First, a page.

Ice sheet model validation and glacier model construction by pptfiles

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									Greenland Ice Sheet model
simulations and validation
    Jeremy Fyke, Bill Lipscomb
  Los Alamos National Laboratory
• Simulated Greenland surface mass balance in CESM
• Greenland Ice Sheet model optimization within
  CESM framework
• Ongoing development
• The Glimmer Community Ice Sheet Model (Glimmer-
  CISM) has been coupled to version 1.0 of the Community
  Earth System Model (CESM 1.0).
   – Shallow-ice approximation; Greenland only
   – Higher-order ice sheet model (CISM 2.0) to be included in
     CESM 1.1 (aiming for Nov. 2012 release)
• The surface mass balance (SMB) of ice sheets is
  computed in the Community Land Model (CLM) and
  passed to Glimmer-CISM.
   – Multiple (~10) glacier elevation classes on CLM’s coarse
   – Downscaled and interpolated in z to CISM’s fine grid
                      Model details
• Fully coupled CESM 1.0 with 0.9 ox 1.25o FV atm/land, 1o ocean
• Focusing on the surface mass balance (accumulation minus
  ablation) of the Greenland ice sheet
   – SMB(ice+snow) = incoming snow + incoming rain – runoff – sublimation
   – Positive ice SMB when snow exceeds max depth (1 m water equivalent)
     and turns to ice
   – Negative ice SMB when snow depth is zero and bare ice melts
   – The SMB of ice (not snow) is passed to the ice sheet model
• Snow and ice physics:
   – Liquid water can percolate and refreeze in the snow, but not on bare ice
   – Snow albedo follows SNICAR model (depends on snow grain size, solar
     angle, etc.)
   – Bare ice albedo is prescribed (0.60 visible, 0.40 near IR)
      CMIP5 simulations with glacier elevation classes, SMB evolution
   Name                      Length          Initialization

   Pre-industrial            Years 1-100     100-yr IG run (snowpack) + BG1850CN

   20th century              1850-2005       from year 100 of Pre-industrial
   21st century (RCP8.5) 2005-2100           from year 2005 of 20th century

            Pre-industrial            1850         1940       2000             2100

                                                                                  400 Gt/yr
400 Gt/yr

                                                                                  SMB = 0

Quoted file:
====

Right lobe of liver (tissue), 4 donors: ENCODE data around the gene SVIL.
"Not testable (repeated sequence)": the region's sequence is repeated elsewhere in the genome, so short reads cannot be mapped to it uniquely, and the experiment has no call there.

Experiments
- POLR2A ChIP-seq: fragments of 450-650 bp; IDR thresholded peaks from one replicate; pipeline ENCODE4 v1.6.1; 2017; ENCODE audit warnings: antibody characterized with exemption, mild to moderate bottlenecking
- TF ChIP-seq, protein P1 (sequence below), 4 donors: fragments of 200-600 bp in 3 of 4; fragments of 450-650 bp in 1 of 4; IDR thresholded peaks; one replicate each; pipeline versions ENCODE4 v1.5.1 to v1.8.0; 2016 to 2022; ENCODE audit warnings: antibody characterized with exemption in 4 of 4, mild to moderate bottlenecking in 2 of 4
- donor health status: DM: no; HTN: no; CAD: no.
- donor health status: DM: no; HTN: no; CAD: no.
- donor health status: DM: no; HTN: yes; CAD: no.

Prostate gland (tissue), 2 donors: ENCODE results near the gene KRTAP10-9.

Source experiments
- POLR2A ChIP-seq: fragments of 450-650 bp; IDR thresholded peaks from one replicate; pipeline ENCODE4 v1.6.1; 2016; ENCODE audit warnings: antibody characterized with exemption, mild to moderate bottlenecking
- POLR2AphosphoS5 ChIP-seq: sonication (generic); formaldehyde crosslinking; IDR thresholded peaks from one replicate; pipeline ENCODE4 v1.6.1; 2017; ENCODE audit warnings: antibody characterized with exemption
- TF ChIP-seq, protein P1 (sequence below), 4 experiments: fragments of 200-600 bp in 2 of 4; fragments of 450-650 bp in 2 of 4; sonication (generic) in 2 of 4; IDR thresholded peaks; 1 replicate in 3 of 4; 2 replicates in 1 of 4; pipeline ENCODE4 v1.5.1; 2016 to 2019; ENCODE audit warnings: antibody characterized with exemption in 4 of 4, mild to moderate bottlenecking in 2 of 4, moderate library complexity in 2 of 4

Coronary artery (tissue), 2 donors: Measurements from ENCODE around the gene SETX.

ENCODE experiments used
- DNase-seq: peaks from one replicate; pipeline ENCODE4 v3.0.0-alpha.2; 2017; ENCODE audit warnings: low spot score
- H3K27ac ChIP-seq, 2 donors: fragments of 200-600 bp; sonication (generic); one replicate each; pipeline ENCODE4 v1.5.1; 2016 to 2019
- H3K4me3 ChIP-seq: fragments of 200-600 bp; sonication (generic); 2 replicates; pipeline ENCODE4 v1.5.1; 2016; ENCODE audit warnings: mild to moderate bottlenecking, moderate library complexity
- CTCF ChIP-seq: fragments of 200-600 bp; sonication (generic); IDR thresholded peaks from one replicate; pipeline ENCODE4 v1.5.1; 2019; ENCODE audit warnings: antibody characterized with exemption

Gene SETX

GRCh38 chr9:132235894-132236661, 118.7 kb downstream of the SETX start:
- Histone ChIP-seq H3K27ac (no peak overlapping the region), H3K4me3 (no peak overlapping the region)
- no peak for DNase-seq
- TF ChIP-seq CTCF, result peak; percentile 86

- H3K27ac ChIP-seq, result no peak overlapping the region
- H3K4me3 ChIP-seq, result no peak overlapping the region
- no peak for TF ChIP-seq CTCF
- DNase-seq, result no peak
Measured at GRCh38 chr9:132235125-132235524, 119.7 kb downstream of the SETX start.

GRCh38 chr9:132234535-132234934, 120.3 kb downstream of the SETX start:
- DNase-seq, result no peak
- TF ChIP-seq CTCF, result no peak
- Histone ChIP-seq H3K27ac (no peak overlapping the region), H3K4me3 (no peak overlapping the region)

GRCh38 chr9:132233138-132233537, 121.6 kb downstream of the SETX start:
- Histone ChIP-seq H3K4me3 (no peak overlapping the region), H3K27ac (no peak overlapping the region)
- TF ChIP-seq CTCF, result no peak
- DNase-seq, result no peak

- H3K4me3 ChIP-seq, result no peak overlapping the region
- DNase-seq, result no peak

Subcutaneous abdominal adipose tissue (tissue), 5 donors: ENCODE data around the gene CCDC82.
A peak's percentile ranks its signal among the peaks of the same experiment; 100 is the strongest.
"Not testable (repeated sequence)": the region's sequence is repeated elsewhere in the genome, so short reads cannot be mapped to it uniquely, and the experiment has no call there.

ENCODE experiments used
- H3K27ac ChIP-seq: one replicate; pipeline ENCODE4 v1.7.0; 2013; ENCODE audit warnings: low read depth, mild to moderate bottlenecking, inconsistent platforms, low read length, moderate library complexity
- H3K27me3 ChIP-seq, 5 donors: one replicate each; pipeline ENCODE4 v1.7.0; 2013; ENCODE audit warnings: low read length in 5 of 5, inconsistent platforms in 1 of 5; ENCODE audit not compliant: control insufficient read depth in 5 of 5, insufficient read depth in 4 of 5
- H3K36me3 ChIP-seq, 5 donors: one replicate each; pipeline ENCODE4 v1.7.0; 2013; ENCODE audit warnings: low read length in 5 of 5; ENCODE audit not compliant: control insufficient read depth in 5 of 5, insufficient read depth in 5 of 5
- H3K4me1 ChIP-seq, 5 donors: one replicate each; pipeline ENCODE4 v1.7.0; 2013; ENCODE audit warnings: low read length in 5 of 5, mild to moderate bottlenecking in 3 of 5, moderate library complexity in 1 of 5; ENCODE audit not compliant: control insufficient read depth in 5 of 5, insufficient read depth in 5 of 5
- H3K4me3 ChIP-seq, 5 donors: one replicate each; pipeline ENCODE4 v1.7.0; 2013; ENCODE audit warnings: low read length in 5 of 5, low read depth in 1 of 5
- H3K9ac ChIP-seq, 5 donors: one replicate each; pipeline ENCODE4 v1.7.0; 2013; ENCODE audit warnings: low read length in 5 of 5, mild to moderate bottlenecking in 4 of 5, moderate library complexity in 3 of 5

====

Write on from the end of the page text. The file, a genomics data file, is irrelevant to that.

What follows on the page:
SMB = 0

            • Lower SMB in the 1940s than in the 1990s and 2000s
            • Negative SMB in several years after 2060
               Greenland SMB, downscaled to 5 km
              Pre-industrial (80-99)    20th-century (1980-1999)   RCP8.5 (2080-2099)
SMB (Gt/yr)         452 ± 91                   421 ± 107                61 ± 142

Red = net

Blue = net

                                 kg m-2 yr-1
    • 1980-99 ablation rates are higher than pre-industrial in N & NE
    • The equilibrium line rises by ~500 m by end of 21st century
        • It reaches almost 2000 m in the NE and southern half of E margin
        • High snowfall rates help to keep equilibrium line low in NW and mid-W margins
   SMB, comparison with RACMO (at 5 km res)
                1958-2007 (plot 1958-2005)            RACMO
SMB (Gt/yr)             409±106                       469±41

• Good match in ablation zones
• Accumulation rates are overestimated in the interior and underestimated in
  the SE (smoother orography in CESM)
• Snowfall local maxima along W coast and impact on melt (via albedo) are
  well captured
           Temperature and SMB: 1850-2005
 JJA mean temperature over ice sheet


                                       Runoff SMB
  1850                          2005
                                       1850                     2005

         • Warm period during 1930s and 1940s, with high melt
         • Precipitation rates are higher in the 1990s
         • High SMB following Pinatubo (Pi) eruption in 1991
Temperature anomalies: 2080-99 minus 1980-99
 annual                                   JJA

  • MOC reduction reduces warming SE of Greenland
  • JJA increase is highest
      • In ice-free regions to N & E, in part due to stronger sea ice losses
        (>40%) along the coast
      • In the interior of the ice sheet, which remains below melting point
            SMB (Gt/yr): 1980-2100

                                                          Blue = Precip
                                                          Red = Melting
                                                          Green = Runoff
                                                          Black = net SMB

SMB = 0

          1980                                     2100

• Precipitation increases with time
• Melt and runoff increase by a larger amount
• SMB is negative for the first time around 2030
       Summary: Greenland SMB
• The SMB scheme works well. Greenland’s simulated 20th
  century surface mass balance and trends are in good
  agreement with RACMO, a state-of-the-art regional model
  (with differences due to smoother CESM topography).
• During the 21st century simulation, the SMB decreases from
  ~400 Gt/yr to near zero.
• Greenland average warming in the 21st century is roughly
  equal to global average warming. There is more warming in
  the North and East (less summer sea ice) than in the
  Southeast (reduced MOC).
              Ice sheets in RASM
• Coupling to CISM is included in the current version of the
  CESM coupler; should not be hard to include in RASM.
• The coupler requires the ice-sheet surface mass balance
  in multiple elevation classes from the land model. Next
  step is to implement a similar scheme in VIC.
• How much code can be reused from CLM?
Greenland Ice Sheet (GIS) optimization
• Will be necessary for GIS in RASM
• Carried out in support of SeaRise: model
  intercomparison project to assess range of
  modelled ice sheet responses to idealized climate
  perturbations (Δclimate, Δdynamics)
• Initial state of ice sheet should reflect observed
  ice sheet: exercise in rapid (1 month turnaround)
  model optimization
• Tool: Latin Hypercube Sampling of uncertain
  parameter space
             Optimization approach
• Generate 100 GIS realizations with LHS-determined random
  combinations of:
   – Ice sheet enhancement factors
   – Basal sliding coefficients
   – Geothermal heat fluxes